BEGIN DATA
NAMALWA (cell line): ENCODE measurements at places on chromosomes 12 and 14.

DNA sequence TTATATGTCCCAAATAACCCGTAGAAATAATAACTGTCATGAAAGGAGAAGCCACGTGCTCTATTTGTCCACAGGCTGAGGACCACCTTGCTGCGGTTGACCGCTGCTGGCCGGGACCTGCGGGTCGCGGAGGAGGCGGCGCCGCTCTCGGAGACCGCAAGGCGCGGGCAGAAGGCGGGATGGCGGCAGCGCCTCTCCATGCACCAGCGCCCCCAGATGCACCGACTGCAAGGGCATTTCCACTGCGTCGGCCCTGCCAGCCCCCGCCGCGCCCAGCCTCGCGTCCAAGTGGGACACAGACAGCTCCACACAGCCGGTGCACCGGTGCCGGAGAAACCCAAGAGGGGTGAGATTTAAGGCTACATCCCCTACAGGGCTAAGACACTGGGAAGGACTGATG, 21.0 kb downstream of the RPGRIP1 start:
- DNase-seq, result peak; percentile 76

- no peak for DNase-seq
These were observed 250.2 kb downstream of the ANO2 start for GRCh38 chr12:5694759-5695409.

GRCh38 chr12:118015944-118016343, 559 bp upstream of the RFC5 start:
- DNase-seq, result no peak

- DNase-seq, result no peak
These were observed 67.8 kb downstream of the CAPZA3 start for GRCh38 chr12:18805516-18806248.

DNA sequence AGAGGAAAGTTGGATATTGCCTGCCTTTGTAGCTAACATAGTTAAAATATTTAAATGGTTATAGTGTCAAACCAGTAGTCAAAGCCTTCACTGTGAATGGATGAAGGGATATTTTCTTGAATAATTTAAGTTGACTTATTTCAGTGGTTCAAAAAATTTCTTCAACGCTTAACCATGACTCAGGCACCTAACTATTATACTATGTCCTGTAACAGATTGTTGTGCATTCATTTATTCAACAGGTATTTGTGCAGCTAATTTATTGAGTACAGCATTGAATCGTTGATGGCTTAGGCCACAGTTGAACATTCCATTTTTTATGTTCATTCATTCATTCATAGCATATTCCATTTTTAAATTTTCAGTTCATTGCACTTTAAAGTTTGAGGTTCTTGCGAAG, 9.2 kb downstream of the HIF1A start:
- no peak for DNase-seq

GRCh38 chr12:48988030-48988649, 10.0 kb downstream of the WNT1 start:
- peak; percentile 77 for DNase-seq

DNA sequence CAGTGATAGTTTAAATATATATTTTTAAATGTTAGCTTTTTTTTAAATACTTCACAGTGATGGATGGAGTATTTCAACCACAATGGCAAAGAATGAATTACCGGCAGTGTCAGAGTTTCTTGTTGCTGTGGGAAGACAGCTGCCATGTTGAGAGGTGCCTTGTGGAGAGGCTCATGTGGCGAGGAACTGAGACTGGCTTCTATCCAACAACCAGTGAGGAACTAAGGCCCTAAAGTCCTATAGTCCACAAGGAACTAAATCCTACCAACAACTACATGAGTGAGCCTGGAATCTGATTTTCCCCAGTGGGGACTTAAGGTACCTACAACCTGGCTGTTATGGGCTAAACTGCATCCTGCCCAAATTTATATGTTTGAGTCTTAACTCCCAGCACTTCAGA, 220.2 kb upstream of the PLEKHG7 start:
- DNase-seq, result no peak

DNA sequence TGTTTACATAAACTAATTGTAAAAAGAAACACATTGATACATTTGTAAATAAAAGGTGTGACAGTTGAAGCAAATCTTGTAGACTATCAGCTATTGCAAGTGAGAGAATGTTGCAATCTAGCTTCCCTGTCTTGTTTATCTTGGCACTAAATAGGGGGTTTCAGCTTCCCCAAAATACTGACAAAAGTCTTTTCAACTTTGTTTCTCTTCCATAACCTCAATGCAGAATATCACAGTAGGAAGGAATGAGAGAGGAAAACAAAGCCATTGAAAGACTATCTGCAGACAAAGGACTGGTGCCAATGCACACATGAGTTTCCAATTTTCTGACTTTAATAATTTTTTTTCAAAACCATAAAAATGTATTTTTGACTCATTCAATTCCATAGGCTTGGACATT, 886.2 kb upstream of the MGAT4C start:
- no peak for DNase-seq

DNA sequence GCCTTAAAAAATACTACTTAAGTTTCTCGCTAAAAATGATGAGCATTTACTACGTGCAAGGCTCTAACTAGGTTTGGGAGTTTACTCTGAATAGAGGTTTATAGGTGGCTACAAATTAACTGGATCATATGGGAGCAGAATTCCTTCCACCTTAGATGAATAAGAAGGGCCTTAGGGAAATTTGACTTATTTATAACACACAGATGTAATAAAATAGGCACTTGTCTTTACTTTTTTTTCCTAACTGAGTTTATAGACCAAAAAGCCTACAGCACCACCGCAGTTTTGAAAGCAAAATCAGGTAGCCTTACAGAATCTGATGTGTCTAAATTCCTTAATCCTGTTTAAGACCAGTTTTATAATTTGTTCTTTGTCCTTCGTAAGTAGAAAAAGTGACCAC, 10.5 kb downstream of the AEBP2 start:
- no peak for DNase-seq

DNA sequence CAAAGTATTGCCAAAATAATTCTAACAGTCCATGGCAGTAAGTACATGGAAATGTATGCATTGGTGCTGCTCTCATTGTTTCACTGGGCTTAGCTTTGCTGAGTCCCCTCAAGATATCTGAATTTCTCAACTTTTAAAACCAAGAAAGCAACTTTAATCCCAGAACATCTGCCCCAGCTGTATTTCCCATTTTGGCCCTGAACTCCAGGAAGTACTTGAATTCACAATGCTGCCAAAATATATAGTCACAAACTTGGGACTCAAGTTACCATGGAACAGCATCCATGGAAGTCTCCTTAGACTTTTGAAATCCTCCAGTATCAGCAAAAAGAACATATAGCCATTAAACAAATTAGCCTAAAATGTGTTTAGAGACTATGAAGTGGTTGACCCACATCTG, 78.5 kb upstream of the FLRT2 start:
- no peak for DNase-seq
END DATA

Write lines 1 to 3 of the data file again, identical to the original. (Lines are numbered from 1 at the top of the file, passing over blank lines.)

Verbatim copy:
NAMALWA (cell line): ENCODE measurements at places on chromosomes 12 and 14.

DNA sequence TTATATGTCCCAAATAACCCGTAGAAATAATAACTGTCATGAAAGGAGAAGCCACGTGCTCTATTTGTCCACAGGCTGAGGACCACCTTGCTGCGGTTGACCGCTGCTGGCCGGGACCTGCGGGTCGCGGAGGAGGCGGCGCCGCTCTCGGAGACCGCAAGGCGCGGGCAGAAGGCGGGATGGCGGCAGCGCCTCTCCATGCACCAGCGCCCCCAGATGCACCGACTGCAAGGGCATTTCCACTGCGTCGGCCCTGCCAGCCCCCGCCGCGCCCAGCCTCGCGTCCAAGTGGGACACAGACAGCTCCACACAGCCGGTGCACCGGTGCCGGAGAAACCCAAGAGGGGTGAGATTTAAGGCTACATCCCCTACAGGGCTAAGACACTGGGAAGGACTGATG, 21.0 kb downstream of the RPGRIP1 start:
- DNase-seq, result peak; percentile 76